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History & Heritage


Tunisian man brings back to life an ancient Phoenician craft

In his garden, Mohamed Ghassen Nouira, a Tunisian with a passion for history, revives an art that was once the wealth of the classical world: making purple dye from sea snail shells.

Years ago, while strolling along the beach at Carthage, in the northern suburbs of Tunis, Nouira came across a murex shell. This discovery reminded him of his history classes and inspired him to recreate this ancient dye. And so the adventure began.

The historical significance of Tyrian purple

The dye, known as Tyrian purple, was once highly prized in antiquity and reserved for the elite. The Phoenicians, originally from present-day Lebanon, established a flourishing trade in Tyrian purple, which played an important role in building their mercantile empire. As a result, they founded colonies throughout the Mediterranean, including Carthage, which developed into an independent empire and dominated the western Mediterranean for centuries.



Today, Carthage is a suburb of Tunis, where the ruins of the ancient Punic civilization are still visible along the city’s hillsides, and the ancient Punic port retains its thousand-year-old shape. Its beaches are adorned with Murex shells, relics of a time when Carthage and its trade routes shaped the Mediterranean world. Over the centuries, the secret of extracting Tyrian purple from murex shells fell into oblivion, until Nouira embarked on a mission to resurrect the ancient craft.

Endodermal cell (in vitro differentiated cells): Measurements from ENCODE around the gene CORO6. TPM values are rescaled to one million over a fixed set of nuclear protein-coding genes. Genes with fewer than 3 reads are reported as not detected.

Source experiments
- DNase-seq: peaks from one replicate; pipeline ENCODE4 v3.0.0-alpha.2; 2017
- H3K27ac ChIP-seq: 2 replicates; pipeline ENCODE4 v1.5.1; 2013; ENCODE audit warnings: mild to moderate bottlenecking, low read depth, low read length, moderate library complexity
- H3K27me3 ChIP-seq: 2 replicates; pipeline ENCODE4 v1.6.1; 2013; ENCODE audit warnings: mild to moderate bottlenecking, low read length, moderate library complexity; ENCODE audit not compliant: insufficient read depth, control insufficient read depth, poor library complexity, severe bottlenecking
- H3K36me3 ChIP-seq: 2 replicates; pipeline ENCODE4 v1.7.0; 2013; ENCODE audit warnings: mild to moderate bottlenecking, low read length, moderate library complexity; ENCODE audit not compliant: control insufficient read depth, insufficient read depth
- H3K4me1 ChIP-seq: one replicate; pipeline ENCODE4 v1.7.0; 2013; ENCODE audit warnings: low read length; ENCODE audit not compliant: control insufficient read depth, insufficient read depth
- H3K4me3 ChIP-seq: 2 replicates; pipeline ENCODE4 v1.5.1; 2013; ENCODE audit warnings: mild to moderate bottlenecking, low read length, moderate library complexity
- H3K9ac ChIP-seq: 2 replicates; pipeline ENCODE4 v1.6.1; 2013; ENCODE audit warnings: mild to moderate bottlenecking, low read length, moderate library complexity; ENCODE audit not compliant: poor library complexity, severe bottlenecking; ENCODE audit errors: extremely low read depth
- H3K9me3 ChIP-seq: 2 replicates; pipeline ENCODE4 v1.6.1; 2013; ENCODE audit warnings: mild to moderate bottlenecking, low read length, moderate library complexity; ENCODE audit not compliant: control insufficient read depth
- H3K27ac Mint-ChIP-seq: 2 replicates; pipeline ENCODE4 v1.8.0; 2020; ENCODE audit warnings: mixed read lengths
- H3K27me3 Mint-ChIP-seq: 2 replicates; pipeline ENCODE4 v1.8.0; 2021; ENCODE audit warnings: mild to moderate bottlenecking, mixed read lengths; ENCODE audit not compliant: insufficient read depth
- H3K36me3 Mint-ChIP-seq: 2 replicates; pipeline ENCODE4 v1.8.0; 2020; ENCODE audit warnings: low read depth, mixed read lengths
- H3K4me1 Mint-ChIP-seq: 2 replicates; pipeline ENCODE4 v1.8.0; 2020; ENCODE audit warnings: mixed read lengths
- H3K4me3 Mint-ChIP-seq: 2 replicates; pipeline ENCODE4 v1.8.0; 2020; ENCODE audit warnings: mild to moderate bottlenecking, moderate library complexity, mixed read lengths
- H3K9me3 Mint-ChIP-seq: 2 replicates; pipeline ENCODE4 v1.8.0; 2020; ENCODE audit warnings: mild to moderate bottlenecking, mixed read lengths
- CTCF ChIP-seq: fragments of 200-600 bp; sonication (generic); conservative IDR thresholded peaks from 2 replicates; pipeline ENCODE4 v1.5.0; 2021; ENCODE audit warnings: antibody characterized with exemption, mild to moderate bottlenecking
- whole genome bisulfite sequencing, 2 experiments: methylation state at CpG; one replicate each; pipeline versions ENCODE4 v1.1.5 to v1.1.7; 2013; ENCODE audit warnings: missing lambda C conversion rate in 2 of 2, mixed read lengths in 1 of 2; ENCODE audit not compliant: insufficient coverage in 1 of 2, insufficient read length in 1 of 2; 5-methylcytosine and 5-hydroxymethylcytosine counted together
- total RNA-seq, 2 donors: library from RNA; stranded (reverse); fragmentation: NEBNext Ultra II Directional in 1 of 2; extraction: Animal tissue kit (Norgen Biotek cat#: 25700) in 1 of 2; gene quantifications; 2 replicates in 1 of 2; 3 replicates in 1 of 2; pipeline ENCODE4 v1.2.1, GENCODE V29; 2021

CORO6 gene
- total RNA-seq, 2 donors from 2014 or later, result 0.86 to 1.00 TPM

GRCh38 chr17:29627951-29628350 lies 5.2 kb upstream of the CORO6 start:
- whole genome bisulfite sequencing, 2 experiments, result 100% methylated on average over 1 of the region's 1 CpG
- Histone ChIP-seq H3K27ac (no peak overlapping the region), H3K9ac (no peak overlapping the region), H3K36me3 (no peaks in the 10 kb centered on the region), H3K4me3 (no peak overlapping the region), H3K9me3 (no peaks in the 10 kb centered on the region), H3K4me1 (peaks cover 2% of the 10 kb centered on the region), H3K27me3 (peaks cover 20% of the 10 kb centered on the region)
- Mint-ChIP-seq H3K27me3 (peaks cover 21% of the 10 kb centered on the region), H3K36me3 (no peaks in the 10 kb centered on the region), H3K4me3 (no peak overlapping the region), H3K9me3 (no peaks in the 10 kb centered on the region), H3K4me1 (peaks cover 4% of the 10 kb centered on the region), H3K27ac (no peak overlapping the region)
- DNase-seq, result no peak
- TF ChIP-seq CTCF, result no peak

A path strewn with skepticism

Nouira devoted 14 years to elucidating the production process of Tyrian purple. Initially met with skepticism and criticism for his unusual hobby, Nouira remained determined. As tangible results began to emerge, his detractors gradually turned into admirers, offering encouragement that fuelled his motivation. “Criticism turned into encouragement, which kept me going,” he says.


Mohamed Ghassen Nouira extracting glands from a murex snail to produce Tyrian purple. Tunis, Tunisia. Source: REUTERS/Amira Karaoud


He procures murex fillets from a local fisherman, extracts the glands, grinds the shells and subjects them to fermentation and cooking. After scrupulous steps, he manages to produce small quantities of purple powder. The scale of the process is colossal, requiring 54 kilograms (119 pounds) of murex shells to obtain a single gram of Tyrian purple. The quantity required makes dye production economically viable. However, the purple powder he meticulously produces now fetches a high price of around $2,500 per gram. Its appeal lies not only in its rarity, but also in its authenticity, linking the present with a bygone era of opulence and grandeur.


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Published on 31 May 2023